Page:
The Sleepwalker's Guide to Dancing: A Novel

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Overview

For fans of J. Courtney Sullivan, Meg Wolitzer, Mona Simpson, and Jhumpa Lahiri comes a winning, irreverent debut novel about a family wrestling with its future and its past.
 
With depth, heart, and agility, debut novelist Mira Jacob takes us on a deftly plotted journey that ranges from 1970s India to suburban 1980s New Mexico to Seattle during the dot.com boom. The ...
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Overview

For fans of J. Courtney Sullivan, Meg Wolitzer, Mona Simpson, and Jhumpa Lahiri comes a winning, irreverent debut novel about a family wrestling with its future and its past.
 
With depth, heart, and agility, debut novelist Mira Jacob takes us on a deftly plotted journey that ranges from 1970s India to suburban 1980s New Mexico to Seattle during the dot.com boom. The Sleepwalker’s Guide to Dancing is an epic, irreverent testimony to the bonds of love, the pull of hope, and the power of making peace with life’s uncertainties.
 
Celebrated brain surgeon Thomas Eapen has been sitting on his porch, talking to dead relatives. At least that is the story his wife, Kamala, prone to exaggeration, tells their daughter, Amina, a photographer living in Seattle.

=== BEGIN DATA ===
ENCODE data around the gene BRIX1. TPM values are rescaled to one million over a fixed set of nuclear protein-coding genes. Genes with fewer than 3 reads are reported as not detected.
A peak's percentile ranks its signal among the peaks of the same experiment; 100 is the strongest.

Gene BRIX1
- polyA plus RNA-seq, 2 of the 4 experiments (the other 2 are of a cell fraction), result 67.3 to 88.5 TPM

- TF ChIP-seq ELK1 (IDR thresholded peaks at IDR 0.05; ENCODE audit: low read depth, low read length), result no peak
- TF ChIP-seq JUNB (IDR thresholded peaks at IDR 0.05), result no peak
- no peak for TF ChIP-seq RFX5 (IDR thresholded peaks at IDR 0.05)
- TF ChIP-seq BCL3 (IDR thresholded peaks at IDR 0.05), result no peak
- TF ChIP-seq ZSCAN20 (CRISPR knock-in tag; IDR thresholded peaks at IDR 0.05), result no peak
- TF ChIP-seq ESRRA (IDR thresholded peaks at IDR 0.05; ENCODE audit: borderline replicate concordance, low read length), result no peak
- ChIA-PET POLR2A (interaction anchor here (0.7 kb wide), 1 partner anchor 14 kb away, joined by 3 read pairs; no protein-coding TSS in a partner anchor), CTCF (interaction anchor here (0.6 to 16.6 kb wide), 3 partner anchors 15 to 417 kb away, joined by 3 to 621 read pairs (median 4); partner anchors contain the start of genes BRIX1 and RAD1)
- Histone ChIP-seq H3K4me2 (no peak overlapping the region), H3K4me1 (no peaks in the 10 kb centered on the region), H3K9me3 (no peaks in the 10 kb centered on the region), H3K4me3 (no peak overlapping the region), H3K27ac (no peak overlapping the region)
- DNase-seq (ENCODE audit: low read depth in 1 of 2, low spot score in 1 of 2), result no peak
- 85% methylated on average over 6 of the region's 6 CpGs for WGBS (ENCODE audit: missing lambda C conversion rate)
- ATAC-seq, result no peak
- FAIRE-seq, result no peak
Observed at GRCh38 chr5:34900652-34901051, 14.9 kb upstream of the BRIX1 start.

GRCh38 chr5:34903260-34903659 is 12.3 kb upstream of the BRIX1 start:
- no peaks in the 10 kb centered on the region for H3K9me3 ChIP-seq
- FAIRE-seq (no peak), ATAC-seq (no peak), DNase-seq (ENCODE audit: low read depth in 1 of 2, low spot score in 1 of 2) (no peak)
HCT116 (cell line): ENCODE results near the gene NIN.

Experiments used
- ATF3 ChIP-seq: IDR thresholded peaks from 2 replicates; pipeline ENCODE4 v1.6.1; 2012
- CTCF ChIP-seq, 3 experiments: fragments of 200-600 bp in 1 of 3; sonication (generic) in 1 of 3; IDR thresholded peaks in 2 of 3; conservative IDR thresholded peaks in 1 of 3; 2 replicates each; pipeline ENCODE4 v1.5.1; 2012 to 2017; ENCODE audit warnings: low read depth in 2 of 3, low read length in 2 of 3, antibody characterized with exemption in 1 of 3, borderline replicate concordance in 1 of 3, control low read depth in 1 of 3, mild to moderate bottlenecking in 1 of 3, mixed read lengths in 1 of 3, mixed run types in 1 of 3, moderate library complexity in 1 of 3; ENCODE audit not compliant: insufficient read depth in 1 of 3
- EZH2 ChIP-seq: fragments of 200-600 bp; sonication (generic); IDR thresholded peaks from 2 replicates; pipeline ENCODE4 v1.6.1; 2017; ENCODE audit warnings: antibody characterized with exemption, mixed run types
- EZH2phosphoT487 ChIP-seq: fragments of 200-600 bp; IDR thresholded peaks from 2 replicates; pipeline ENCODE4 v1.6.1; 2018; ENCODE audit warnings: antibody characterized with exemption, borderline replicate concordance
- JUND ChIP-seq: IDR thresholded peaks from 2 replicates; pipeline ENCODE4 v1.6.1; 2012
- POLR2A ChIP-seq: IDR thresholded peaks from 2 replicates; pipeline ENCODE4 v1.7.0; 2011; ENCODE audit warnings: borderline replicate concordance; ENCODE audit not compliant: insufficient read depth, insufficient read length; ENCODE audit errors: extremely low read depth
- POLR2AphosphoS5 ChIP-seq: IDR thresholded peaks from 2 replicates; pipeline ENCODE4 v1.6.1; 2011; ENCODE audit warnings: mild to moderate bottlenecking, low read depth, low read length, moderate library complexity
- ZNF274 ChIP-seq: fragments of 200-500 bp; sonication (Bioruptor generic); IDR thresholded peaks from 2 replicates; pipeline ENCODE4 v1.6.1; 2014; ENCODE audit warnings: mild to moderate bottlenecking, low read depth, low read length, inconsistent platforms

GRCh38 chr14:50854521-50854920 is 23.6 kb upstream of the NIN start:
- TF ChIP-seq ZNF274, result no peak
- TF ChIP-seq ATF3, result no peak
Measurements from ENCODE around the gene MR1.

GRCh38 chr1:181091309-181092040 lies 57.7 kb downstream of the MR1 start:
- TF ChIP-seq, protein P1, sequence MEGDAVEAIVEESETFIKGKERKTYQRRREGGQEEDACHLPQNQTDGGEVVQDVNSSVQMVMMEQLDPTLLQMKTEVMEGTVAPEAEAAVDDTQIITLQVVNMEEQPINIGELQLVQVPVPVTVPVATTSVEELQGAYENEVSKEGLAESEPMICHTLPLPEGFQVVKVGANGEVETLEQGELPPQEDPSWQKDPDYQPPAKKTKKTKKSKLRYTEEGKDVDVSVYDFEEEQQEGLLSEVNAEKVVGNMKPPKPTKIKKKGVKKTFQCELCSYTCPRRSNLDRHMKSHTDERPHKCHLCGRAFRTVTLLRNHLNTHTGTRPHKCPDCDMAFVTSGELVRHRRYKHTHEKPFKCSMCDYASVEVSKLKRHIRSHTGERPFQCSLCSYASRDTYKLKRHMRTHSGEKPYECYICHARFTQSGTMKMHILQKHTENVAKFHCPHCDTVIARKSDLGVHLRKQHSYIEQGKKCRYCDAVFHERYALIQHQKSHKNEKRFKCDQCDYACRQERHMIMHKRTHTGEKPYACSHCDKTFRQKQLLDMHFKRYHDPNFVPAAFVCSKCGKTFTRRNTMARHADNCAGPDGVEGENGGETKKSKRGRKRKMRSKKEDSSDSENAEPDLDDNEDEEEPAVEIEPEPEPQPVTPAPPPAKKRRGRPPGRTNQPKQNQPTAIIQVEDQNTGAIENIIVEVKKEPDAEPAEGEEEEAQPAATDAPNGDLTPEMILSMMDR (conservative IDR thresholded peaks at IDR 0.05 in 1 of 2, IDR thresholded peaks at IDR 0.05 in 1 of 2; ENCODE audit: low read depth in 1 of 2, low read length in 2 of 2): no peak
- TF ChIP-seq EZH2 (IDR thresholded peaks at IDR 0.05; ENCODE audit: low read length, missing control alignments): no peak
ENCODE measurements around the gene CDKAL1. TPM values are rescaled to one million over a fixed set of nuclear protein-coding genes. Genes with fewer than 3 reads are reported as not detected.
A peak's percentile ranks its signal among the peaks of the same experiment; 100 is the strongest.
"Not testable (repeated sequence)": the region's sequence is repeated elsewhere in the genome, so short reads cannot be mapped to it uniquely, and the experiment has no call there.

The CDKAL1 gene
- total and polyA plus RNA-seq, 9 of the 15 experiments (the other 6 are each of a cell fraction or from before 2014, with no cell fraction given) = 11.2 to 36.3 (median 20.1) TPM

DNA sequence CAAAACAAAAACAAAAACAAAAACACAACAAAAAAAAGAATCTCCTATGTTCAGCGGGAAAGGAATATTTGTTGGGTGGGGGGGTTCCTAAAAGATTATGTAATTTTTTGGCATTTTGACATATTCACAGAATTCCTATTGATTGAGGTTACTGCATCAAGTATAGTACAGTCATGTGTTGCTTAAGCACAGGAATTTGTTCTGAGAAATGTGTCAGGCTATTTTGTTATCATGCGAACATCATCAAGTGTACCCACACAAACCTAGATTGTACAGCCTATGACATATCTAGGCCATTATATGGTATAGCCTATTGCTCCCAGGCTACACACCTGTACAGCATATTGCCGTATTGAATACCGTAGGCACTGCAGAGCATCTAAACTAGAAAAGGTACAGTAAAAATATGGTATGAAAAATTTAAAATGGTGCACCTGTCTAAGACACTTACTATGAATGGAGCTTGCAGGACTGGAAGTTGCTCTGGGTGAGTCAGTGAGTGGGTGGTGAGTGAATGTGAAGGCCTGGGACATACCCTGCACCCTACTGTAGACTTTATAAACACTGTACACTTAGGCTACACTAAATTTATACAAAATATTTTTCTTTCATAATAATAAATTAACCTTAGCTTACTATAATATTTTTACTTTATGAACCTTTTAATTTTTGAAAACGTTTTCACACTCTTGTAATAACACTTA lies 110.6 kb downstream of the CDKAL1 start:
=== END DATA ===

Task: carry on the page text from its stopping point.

Reluctantly Amina returns home and finds a situation that is far more complicated than her mother let on, with roots in a trip the family, including Amina’s rebellious brother Akhil, took to India twenty years earlier. Confronted by Thomas’s unwillingness to explain himself, strange looks from the hospital staff, and a series of puzzling items buried in her mother’s garden, Amina soon realizes that the only way she can help her father is by coming to terms with her family’s painful past. In doing so, she must reckon with the ghosts that haunt all of the Eapens.
 
Praise for The Sleepwalker’s Guide to Dancing
 
“With wit and a rich understanding of human foibles, [Mira] Jacob unspools a story that will touch your heart.”—People
 
“[A] sprawling, poignant, often humorous novel that’s worth missing cocktails on the deck in order to finish a chapter . . . Told with humor and sympathy for its characters, the book serves as a bittersweet lesson in the binding power of family, even when we seek to break out from it.”O: The Oprah Magazine

“This debut novel so fully envelops the reader in the soul of an Indian-American immigrant family that it's heart-wrenching to part with them. . . . Thanks to Jacob’s captivating voice, which is by turns hilarious and tender and always attuned to shifts of emotion, her characters shimmer with life. [Grade:] A-”Entertainment Weekly